With the very cold weather that we've had lately, I'm sure you've been busy protecting your favorite plants. But what about your pesticides? Even the organic and low-toxicity pesticides favored by Master Gardeners are subject to deterioration by freezing temperatures. Freezing of liquid pesticides can result in separation of the active ingredient from the solvents or emulsifiers, or inactivation of emulsifiers, which may lead to crystallization or coagulation of the pesticide.
Be sure to read the Storage and Disposal instructions on your pesticide label. Many dormant oils and fungicides such as Liqui-Cop say “KEEP FROM FREEZING”. Pesticides which contain BT to kill caterpillars should be stored between 20-90°F.
The freezing point of many pesticides is lower than 32°F due to the hydrocarbon solvents or inert ingredients. However, it’s a good idea to assume that they shouldn’t be subjected to freezing temperatures for a substantial period of time. Pesticides that cannot be frozen must be placed in a heated or adequately insulated area to avoid sub-zero temperatures.
If your pesticides have frozen, techniques for thawing and redissolving are important, since a pesticide, once frozen, can plug spray equipment, result in poor product performance and/or damage crops if the proper thawing and mixing procedures are not followed.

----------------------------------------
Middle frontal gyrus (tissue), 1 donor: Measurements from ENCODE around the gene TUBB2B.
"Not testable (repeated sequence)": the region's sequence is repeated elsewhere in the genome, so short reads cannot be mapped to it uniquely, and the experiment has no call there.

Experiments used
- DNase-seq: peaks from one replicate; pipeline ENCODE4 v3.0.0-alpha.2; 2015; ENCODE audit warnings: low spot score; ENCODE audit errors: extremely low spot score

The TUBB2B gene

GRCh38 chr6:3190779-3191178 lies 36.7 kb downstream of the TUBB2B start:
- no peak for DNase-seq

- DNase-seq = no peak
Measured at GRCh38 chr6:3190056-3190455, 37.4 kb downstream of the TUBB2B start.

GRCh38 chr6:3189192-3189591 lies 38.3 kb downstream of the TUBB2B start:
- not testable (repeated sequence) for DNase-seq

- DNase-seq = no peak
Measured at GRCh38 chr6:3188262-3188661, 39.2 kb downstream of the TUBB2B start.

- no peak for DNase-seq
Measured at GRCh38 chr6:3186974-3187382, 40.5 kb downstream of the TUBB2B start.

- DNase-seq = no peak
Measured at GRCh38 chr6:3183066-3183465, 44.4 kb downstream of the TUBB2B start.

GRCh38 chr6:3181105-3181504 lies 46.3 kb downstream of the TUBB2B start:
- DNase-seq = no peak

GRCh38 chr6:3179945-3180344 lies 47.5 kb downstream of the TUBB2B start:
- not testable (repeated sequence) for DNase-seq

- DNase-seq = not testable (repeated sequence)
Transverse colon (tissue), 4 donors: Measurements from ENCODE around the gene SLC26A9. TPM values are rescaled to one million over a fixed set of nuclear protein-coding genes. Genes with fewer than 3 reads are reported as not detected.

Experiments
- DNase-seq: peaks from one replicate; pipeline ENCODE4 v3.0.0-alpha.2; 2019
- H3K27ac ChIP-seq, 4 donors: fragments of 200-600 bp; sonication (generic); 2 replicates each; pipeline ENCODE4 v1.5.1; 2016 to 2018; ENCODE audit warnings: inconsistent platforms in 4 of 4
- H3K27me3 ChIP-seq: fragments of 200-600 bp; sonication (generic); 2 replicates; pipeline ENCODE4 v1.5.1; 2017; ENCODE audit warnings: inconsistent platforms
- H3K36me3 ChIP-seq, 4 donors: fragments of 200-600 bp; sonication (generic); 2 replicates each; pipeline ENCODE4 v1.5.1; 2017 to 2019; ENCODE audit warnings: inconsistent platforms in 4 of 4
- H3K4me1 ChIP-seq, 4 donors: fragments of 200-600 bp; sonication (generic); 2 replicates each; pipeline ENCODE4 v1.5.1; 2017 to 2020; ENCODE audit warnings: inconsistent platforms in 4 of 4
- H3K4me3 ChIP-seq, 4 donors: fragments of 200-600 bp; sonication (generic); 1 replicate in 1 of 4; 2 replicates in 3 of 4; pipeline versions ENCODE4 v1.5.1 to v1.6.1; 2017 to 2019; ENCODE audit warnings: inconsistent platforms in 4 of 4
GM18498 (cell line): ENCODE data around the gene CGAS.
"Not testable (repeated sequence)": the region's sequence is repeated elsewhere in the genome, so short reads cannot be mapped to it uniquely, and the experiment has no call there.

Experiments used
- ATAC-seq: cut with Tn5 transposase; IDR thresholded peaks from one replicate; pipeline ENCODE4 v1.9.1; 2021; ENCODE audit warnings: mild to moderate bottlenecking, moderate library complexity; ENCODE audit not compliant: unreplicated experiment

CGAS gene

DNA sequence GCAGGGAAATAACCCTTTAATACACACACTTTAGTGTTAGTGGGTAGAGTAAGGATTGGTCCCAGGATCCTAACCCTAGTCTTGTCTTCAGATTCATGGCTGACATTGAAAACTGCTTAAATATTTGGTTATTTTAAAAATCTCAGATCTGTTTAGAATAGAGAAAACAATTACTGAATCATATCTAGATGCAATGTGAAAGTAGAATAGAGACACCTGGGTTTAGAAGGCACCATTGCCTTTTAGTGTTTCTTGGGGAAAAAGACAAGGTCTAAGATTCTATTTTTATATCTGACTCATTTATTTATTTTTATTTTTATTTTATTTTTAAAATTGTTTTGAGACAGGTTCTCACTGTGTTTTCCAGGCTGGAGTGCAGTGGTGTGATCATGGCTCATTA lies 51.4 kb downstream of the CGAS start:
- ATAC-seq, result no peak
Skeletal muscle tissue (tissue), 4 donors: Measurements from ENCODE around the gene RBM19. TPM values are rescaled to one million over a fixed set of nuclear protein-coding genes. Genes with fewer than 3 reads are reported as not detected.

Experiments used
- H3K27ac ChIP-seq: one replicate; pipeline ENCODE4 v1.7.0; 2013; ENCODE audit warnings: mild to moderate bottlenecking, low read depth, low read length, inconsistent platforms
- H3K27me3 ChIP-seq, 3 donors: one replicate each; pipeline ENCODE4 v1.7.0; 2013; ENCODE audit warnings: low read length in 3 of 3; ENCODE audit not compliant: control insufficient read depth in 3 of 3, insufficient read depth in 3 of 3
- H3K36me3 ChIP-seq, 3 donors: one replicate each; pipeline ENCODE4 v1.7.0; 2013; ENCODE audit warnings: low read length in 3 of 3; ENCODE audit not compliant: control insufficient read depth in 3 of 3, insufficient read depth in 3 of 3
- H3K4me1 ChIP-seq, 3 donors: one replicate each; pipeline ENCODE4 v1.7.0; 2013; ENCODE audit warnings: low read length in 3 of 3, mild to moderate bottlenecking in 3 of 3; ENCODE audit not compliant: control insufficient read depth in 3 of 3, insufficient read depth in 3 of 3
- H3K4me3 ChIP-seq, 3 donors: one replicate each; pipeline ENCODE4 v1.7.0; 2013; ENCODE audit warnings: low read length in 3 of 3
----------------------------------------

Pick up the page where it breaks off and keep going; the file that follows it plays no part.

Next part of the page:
Before attempting to thaw a frozen pesticide, the container should be checked to make sure that it is not ruptured or cracked from the expansion of the frozen liquid. If sound, the container should be brought to room temperature (placed in a heated room or south side of a sunny building away from children, livestock and pets) for the thawing process, which may take several days. Once the liquid has thawed, the container can be rolled, shaken or otherwise agitated to get the contents into a uniform suspension. The container should also be inverted several times to ensure the product is completely dissolved. Pesticide manufacturers caution that if a pesticide cannot be totally redissolved (crystals are still present), the pesticide should not be used.
Adapted from “Cold Weather Storage and Handling of Liquid Pesticides” by Greg Johnson, Pesticide Education Specialist, and Robert Hendrickson, Program Assistant with Montana State University Extension Service (and they should know about cold!)
Retail nursery and garden centers are among the top sources of pest management information for home gardeners. To help provide customers with the latest pest information from the University of California, the UC Statewide IPM Program created the Retail Nursery and Garden Center IPM News, a three times yearly e-newsletter for retail nursery and garden center employees, managers, owners, and affiliates.
This is also a great resource for Master Gardeners. The latest issues have information on a downy mildew affecting impatiens, 2 new stink bugs, deer resistant plants (fact or fiction?), brown widow spiders in Southern California and much more.
If you'd like to sign up to receive an electronic copy, check out their website.
Welcome to our new information-sharing blog for North State Master Gardeners and gardening enthusiasts. We plan to share "how to" information, notices of upcoming events, photos, recipes, answers to frequent garden questions and more.